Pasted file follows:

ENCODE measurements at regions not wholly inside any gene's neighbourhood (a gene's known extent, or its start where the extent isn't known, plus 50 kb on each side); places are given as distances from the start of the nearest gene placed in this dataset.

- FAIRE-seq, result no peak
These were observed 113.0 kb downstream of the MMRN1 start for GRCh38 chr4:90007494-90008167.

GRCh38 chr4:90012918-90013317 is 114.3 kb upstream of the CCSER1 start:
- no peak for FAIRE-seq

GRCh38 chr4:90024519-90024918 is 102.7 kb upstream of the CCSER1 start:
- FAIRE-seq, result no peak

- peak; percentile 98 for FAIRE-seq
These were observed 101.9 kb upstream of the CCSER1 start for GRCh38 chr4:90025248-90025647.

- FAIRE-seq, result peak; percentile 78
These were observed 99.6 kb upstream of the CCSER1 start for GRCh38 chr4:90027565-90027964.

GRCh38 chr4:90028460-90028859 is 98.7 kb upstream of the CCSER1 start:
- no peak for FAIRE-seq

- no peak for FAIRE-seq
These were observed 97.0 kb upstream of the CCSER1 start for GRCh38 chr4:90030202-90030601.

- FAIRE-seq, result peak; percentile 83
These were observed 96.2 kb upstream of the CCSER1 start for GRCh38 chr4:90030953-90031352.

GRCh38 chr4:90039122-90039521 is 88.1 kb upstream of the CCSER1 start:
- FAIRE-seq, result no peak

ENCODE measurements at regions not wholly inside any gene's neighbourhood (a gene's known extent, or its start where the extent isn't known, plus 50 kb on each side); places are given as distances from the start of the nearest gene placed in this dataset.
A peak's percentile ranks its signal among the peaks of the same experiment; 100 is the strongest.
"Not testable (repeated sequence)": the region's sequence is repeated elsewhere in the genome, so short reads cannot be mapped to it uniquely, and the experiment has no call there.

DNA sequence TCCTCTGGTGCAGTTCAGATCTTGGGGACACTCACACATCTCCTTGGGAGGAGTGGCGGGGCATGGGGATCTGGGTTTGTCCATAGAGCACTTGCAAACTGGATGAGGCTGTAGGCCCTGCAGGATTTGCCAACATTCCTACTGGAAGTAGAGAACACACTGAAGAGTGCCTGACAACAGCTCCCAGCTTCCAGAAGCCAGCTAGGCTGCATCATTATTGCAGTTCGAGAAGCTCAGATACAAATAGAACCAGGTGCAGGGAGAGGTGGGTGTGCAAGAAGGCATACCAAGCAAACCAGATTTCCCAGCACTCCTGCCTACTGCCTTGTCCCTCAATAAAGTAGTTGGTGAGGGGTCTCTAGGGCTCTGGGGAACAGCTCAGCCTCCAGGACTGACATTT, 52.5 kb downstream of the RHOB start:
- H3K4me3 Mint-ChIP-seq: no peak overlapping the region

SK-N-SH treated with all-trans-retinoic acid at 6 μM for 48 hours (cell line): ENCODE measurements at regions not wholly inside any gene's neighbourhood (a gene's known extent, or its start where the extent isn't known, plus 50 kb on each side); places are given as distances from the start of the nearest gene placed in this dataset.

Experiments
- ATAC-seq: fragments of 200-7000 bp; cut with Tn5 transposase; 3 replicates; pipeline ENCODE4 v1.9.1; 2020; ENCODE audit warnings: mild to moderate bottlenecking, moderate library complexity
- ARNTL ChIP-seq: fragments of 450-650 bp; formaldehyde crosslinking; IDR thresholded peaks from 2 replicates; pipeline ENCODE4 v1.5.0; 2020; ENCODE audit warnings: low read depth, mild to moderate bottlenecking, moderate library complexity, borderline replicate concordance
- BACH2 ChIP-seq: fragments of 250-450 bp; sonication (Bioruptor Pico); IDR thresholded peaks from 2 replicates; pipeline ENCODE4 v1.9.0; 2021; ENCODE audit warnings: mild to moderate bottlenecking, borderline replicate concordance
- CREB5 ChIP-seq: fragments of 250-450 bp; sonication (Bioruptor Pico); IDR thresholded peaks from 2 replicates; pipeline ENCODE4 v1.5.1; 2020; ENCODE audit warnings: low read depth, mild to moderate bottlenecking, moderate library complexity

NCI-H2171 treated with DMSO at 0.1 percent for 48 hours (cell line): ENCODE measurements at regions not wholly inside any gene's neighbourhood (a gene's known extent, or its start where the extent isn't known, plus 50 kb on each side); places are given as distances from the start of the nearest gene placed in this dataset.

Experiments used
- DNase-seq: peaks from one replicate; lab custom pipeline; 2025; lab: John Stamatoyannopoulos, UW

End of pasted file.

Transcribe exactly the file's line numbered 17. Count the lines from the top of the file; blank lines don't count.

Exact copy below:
These were observed 96.2 kb upstream of the CCSER1 start for GRCh38 chr4:90030953-90031352.